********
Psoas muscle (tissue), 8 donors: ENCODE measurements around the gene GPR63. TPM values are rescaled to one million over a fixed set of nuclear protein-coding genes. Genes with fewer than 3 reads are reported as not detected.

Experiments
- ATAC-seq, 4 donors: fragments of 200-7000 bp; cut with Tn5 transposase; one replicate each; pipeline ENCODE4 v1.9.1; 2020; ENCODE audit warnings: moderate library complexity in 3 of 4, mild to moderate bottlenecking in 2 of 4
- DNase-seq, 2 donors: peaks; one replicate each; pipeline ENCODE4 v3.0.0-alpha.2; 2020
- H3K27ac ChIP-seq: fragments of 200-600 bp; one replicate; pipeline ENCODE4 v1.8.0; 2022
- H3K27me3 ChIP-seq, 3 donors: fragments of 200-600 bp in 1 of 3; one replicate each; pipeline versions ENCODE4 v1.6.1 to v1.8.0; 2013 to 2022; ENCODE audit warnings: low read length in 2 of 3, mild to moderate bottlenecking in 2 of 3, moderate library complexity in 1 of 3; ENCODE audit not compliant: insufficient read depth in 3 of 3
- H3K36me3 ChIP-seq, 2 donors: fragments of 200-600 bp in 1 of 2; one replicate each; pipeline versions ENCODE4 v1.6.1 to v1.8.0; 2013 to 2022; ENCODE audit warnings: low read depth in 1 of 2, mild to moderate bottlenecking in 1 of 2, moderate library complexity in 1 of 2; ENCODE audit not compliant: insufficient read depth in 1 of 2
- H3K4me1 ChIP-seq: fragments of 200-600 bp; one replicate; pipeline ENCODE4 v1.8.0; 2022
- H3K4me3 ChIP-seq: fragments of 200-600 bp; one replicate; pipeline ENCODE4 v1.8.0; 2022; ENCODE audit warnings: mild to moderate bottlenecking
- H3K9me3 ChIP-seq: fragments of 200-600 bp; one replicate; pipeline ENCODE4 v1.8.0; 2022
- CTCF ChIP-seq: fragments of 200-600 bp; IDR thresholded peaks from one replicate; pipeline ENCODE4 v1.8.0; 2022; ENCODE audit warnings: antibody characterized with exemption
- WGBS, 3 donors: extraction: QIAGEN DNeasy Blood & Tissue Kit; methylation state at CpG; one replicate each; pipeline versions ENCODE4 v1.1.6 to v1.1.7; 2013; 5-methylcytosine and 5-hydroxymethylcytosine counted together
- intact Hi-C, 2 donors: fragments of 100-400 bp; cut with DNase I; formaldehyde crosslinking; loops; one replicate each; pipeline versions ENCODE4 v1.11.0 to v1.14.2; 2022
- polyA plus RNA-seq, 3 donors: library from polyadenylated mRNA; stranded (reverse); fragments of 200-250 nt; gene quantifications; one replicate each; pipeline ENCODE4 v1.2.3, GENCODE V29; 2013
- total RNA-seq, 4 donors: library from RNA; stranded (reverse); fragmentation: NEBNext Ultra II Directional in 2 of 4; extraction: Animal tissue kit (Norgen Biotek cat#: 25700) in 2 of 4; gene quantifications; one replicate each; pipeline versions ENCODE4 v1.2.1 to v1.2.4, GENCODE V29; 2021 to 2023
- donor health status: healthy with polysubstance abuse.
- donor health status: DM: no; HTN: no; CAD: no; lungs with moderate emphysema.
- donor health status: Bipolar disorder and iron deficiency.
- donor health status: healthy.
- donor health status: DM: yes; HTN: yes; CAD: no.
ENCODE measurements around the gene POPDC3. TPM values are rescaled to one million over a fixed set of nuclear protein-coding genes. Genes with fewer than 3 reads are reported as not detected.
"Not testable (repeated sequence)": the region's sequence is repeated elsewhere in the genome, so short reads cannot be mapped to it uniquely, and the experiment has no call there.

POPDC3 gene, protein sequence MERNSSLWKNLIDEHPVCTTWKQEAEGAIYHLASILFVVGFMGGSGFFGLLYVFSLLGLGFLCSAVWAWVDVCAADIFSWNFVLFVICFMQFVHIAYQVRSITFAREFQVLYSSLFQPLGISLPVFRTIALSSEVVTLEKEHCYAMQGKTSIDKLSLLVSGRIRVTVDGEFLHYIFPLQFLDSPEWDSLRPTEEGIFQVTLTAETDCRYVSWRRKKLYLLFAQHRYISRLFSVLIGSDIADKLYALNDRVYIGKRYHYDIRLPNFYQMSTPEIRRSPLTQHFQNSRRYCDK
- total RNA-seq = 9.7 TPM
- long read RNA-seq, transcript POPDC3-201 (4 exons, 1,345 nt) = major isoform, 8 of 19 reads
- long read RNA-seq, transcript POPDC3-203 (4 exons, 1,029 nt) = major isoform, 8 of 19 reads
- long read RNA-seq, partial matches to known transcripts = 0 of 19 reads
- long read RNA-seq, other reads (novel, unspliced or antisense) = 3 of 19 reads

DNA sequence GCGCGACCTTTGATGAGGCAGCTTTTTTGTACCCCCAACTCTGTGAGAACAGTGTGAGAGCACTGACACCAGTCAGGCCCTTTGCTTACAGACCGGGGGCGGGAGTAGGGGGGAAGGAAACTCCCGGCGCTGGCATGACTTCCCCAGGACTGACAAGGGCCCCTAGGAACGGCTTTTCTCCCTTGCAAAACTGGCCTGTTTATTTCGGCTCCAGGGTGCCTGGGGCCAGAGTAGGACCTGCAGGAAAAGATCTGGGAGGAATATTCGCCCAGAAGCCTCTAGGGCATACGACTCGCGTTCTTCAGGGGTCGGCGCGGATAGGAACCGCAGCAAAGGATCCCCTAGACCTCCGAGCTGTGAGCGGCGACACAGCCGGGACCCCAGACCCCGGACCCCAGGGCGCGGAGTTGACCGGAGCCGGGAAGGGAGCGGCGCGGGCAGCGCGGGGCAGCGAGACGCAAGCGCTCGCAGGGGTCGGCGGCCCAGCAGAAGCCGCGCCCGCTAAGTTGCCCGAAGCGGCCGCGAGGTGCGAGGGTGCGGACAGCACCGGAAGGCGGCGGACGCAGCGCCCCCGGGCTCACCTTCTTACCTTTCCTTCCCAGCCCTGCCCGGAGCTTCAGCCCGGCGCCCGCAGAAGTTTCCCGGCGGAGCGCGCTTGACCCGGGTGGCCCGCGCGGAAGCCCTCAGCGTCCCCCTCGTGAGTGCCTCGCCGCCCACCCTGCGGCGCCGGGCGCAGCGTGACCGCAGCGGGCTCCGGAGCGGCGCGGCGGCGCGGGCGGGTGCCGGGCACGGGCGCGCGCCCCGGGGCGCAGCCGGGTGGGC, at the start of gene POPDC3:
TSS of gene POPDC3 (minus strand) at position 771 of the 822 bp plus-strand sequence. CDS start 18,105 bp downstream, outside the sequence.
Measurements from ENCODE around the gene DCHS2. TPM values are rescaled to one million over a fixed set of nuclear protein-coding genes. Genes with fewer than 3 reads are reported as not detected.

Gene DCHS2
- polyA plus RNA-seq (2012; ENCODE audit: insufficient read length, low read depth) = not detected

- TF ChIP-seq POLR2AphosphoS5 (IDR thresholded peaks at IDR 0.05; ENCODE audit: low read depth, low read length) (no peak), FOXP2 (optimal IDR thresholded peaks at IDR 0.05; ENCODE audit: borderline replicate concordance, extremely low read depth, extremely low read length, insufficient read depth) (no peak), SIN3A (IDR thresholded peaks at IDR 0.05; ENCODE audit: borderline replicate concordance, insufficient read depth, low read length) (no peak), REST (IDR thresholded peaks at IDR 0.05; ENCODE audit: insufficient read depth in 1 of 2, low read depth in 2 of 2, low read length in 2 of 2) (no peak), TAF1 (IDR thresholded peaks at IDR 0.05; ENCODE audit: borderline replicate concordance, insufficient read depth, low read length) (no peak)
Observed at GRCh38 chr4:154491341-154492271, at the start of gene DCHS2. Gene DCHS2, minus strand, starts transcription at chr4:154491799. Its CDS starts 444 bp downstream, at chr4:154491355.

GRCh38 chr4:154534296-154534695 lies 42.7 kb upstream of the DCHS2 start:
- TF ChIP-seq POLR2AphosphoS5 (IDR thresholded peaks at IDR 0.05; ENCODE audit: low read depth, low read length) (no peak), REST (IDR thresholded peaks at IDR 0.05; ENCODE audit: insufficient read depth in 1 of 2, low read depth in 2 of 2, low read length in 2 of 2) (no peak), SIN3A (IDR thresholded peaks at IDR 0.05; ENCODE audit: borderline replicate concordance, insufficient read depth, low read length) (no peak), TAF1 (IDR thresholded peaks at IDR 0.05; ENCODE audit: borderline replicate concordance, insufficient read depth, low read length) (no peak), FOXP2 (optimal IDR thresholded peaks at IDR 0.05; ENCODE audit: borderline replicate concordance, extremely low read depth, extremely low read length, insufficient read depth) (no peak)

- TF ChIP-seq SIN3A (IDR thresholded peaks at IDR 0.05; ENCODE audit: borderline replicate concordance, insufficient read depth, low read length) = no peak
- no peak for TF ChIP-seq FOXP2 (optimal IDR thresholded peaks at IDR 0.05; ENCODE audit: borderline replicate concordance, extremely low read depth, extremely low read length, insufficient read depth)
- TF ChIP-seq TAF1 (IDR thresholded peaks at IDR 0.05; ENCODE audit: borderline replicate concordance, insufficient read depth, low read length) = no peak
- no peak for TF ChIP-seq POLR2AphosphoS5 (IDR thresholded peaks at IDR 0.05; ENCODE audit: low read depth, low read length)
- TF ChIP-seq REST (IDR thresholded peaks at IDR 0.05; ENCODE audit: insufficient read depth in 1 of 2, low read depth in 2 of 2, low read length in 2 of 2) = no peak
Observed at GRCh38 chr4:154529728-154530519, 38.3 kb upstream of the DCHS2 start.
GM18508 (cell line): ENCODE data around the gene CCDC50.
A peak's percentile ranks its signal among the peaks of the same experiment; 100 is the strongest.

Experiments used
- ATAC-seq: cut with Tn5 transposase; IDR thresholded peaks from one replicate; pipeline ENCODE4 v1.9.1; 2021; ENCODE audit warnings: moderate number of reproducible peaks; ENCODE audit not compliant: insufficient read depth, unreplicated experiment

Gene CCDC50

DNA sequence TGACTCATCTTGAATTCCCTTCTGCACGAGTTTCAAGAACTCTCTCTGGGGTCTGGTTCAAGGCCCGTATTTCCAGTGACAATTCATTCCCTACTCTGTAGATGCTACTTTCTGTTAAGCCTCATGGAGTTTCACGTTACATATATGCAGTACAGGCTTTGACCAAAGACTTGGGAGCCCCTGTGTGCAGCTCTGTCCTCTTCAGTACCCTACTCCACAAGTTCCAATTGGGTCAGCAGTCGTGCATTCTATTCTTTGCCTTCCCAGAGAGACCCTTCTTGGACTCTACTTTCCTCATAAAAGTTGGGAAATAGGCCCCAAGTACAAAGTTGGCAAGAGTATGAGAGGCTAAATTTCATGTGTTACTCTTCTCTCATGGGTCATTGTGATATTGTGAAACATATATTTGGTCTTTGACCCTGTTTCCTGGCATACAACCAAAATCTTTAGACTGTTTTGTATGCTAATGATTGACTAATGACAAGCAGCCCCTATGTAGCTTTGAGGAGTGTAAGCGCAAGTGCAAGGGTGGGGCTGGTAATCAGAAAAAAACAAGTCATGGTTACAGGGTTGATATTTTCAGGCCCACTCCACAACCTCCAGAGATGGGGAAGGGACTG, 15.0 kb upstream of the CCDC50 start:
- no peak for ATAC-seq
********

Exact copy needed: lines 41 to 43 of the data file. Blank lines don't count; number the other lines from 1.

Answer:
- no peak for TF ChIP-seq POLR2AphosphoS5 (IDR thresholded peaks at IDR 0.05; ENCODE audit: low read depth, low read length)
- TF ChIP-seq REST (IDR thresholded peaks at IDR 0.05; ENCODE audit: insufficient read depth in 1 of 2, low read depth in 2 of 2, low read length in 2 of 2) = no peak
Observed at GRCh38 chr4:154529728-154530519, 38.3 kb upstream of the DCHS2 start.